Absence of a Clinical Emergency -- If the screening examination leads to a clinical determination by the examining physician that an actual emergency medical condition does not exist, then the determining factor for payment liability should be whether the beneficiary had acute symptoms of sufficient severity at the time of presentation. In these cases, the MCO must review the presenting symptoms of a beneficiary and must pay for all services involved in the screening examination where the presenting symptoms (including severe pain) were of sufficient severity to have warranted emergency attention under the prudent layperson standard. If a Medicaid beneficiary believes that a claim for emergency services has been inappropriately denied by an MCO, the beneficiary may seek recourse through the MCO or State appeal process.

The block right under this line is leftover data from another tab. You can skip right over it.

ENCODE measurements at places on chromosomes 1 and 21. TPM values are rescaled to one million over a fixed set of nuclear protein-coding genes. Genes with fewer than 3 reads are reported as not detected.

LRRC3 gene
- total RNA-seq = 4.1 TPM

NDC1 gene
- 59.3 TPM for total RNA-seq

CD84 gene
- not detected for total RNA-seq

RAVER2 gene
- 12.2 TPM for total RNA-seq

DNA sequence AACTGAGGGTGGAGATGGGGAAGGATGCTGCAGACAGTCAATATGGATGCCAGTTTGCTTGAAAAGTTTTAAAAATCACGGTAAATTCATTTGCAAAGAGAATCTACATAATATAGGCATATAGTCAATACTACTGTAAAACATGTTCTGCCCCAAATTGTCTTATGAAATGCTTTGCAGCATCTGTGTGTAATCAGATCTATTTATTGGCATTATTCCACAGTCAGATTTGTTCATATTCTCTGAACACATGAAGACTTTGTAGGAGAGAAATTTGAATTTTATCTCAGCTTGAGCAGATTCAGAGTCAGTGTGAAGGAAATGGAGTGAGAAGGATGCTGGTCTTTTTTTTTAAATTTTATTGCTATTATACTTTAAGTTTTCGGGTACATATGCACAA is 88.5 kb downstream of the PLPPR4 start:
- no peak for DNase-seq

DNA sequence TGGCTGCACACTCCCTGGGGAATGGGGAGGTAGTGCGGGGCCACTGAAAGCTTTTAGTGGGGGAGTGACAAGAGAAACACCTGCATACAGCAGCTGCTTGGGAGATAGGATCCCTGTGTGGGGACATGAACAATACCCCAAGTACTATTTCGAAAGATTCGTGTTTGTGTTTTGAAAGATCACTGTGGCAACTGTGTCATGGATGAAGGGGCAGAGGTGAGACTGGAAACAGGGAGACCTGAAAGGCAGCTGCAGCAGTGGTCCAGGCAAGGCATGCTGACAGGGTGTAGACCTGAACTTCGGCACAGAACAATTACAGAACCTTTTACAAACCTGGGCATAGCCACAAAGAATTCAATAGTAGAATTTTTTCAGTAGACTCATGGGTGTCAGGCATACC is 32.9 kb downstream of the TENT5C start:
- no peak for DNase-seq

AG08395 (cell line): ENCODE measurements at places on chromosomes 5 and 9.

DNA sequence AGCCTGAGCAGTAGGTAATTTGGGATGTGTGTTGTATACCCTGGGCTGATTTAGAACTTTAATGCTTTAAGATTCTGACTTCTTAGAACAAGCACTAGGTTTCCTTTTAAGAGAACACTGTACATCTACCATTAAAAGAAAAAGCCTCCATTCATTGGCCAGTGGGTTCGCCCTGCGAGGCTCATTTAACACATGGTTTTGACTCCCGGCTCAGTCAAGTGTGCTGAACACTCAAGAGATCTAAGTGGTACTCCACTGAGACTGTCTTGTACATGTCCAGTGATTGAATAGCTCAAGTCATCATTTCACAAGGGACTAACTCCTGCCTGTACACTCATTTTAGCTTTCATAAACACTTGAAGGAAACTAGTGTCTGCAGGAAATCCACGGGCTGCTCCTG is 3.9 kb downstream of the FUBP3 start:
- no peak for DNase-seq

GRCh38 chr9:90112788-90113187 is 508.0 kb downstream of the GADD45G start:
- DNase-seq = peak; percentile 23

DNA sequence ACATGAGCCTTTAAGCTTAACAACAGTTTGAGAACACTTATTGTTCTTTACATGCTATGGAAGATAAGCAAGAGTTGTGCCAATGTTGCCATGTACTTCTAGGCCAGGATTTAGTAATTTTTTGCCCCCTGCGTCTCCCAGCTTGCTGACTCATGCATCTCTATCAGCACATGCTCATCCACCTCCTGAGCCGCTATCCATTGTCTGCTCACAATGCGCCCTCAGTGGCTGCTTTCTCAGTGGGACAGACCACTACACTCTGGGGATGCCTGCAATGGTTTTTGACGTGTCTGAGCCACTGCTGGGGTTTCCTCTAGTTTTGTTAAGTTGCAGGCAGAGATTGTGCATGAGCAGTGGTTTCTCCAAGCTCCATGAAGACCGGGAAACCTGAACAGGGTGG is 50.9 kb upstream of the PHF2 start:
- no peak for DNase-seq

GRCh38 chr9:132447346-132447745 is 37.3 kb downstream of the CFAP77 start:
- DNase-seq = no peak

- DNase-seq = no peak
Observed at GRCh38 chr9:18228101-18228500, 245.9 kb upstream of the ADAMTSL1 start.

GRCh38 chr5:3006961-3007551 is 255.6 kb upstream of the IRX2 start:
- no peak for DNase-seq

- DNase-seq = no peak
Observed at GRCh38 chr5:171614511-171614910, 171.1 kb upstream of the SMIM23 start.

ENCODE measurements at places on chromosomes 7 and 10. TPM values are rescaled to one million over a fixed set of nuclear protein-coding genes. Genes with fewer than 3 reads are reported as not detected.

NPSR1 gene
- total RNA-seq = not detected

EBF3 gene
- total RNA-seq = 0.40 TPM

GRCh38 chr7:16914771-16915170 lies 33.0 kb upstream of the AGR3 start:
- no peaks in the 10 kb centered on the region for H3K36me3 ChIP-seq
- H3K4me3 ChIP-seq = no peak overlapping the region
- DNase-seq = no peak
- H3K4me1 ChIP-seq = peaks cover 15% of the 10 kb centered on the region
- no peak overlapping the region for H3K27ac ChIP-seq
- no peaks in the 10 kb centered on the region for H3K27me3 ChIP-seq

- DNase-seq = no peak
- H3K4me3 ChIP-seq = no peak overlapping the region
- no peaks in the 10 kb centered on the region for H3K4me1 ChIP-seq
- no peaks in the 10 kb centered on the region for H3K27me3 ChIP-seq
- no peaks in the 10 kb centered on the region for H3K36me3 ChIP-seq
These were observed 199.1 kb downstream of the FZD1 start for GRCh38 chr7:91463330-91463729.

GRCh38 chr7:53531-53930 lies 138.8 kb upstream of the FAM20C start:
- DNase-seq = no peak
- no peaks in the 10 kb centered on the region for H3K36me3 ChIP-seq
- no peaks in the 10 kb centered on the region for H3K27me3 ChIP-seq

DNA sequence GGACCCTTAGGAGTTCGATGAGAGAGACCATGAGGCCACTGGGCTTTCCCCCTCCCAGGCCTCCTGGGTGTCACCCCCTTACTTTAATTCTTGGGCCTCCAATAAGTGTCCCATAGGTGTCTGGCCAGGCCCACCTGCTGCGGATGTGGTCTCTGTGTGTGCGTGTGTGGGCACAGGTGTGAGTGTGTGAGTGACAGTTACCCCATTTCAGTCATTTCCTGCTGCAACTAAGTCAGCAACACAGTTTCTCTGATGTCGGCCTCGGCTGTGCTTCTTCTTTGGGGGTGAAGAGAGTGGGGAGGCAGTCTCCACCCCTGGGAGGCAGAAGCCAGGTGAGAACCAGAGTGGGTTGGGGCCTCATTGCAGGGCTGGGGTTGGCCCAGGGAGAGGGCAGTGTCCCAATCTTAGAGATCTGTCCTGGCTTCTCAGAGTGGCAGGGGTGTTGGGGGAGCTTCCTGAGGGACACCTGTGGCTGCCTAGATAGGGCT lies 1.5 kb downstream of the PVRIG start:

Referrals -- When a beneficiary's primary care physician or other plan representative instructs the beneficiary to seek emergency care in-network or out-of-network, the plan is responsible for payment for the medical screening examination and for other medically necessary emergency services, without regard to whether the patient meets the prudent layperson standard described above.